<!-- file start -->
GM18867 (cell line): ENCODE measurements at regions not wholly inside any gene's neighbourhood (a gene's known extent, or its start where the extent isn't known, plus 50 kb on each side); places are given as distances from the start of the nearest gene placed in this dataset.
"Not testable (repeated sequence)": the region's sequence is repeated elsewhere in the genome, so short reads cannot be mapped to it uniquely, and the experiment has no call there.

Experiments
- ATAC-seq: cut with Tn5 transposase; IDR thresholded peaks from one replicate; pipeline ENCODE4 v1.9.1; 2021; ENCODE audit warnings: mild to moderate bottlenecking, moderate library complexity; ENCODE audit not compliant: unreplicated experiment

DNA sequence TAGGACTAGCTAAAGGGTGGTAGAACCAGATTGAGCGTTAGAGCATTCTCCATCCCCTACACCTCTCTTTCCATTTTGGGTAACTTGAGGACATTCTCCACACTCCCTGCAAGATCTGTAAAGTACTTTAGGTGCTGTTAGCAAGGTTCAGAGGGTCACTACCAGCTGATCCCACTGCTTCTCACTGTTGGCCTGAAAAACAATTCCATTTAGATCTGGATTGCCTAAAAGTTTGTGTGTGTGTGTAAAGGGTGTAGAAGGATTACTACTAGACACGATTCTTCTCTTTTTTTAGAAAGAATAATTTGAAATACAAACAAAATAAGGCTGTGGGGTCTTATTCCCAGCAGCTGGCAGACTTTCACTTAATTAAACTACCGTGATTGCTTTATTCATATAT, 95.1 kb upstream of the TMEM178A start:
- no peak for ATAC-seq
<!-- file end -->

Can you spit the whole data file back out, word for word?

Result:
GM18867 (cell line): ENCODE measurements at regions not wholly inside any gene's neighbourhood (a gene's known extent, or its start where the extent isn't known, plus 50 kb on each side); places are given as distances from the start of the nearest gene placed in this dataset.
"Not testable (repeated sequence)": the region's sequence is repeated elsewhere in the genome, so short reads cannot be mapped to it uniquely, and the experiment has no call there.

Experiments
- ATAC-seq: cut with Tn5 transposase; IDR thresholded peaks from one replicate; pipeline ENCODE4 v1.9.1; 2021; ENCODE audit warnings: mild to moderate bottlenecking, moderate library complexity; ENCODE audit not compliant: unreplicated experiment

DNA sequence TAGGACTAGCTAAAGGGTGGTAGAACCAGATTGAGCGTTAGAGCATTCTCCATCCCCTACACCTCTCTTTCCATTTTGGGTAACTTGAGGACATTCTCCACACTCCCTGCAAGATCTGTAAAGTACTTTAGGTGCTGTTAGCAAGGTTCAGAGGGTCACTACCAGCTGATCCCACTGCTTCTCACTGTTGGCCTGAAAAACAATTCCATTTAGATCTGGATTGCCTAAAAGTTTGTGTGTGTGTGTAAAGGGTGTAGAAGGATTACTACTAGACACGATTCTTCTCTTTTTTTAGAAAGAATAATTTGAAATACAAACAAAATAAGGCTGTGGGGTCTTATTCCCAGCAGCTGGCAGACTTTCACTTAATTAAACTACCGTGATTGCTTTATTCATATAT, 95.1 kb upstream of the TMEM178A start:
- no peak for ATAC-seq